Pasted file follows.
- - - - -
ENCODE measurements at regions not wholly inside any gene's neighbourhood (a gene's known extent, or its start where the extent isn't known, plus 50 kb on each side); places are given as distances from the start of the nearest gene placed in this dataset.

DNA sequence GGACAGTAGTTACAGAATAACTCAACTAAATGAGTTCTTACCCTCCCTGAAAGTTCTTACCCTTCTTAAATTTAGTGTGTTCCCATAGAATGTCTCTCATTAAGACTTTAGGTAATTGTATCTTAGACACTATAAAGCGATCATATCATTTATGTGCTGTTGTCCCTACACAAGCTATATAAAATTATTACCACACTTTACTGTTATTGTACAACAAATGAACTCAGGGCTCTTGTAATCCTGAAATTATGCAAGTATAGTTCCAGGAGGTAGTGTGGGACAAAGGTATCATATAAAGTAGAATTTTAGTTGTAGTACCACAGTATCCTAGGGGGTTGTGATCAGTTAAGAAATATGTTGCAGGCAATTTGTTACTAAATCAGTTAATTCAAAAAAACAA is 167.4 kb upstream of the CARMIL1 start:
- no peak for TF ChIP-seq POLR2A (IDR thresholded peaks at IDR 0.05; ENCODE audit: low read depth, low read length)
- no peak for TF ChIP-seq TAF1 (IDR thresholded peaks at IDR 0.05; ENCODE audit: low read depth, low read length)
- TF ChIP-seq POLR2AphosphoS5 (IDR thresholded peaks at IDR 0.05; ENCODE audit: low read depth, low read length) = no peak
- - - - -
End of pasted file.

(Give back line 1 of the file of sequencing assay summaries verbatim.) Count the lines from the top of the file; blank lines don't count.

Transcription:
ENCODE measurements at regions not wholly inside any gene's neighbourhood (a gene's known extent, or its start where the extent isn't known, plus 50 kb on each side); places are given as distances from the start of the nearest gene placed in this dataset.